Is Avian Botulism Considered a Contagious Disease?

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What is a disease you may ask yourself at first? Disease can be defined in many ways, but a common definition would be any impairment that would interfere or modify normal functions, with responses to factors such as nutrition, infectious agents, defects, or toxicants (Wobeser 1997). Disease outbreaks follow a simple three way path that involves a host, agent, and the environment. Wide arrays of avian diseases are found throughout the bird world, but much is still unknown about them. According to Karstad, “disease in wildlife populations is rarely a one-cause, one-effect situation. Usually it is caused by profound changes in the environment” (Wobeser 1997).
They can range from bacterial diseases such as avian cholera, botulism, tuberculosis, salmonellosis, and chlamydiosis; to different viral diseases such as duck plague, inclusion body disease, and avian pox. Other diseases found in waterfowl are fungal diseases (aspergillosis), parasitic diseases like sarcocystis, gizzard worms, and nasal leeches. Lead poisoning and oil toxicosis are two lethal toxic diseases also found to occur. This topic will focus on what is avian botulism, what are the causes, and ways to prevent outbreaks from occurring.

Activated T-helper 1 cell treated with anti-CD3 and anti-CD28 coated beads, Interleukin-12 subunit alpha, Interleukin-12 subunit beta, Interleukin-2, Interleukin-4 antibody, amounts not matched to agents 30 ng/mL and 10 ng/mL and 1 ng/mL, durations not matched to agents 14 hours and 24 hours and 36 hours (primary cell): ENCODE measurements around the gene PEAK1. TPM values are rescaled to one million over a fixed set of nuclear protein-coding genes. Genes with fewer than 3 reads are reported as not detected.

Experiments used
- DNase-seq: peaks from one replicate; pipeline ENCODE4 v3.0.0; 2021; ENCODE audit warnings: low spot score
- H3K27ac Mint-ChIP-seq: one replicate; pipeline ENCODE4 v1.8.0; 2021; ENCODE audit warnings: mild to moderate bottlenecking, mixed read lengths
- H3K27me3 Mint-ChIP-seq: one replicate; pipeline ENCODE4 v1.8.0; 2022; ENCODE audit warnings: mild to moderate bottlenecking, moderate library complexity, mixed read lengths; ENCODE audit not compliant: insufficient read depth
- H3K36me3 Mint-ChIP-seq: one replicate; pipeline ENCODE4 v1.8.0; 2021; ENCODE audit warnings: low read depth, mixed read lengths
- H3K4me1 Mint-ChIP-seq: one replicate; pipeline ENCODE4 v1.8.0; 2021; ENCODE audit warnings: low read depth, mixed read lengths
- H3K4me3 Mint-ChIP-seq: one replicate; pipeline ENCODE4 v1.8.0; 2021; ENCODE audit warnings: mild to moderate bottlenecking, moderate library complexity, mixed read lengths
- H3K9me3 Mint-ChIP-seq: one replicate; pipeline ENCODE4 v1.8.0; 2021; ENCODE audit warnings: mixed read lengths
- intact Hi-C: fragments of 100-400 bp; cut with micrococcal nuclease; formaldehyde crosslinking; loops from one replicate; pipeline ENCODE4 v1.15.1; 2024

Avian botulism is also known as limberneck, western duck sickness, duck disease, and alkali poisoning. “Botulism” was first termed over 100 years ago when man ate spoiled sausage. Research on avian botulism didn’t occur until the early 1900’s. Cases were documented as early as 1876 and 1893 when large numbers of waterfowl were found dead in Great Salt Lake marshes. Botulism is caused by the ingestion of a specific toxin that is produced by the bacterium, Clostridium botulinum (Davis et al. 1971). Seven different strains of the toxin h...

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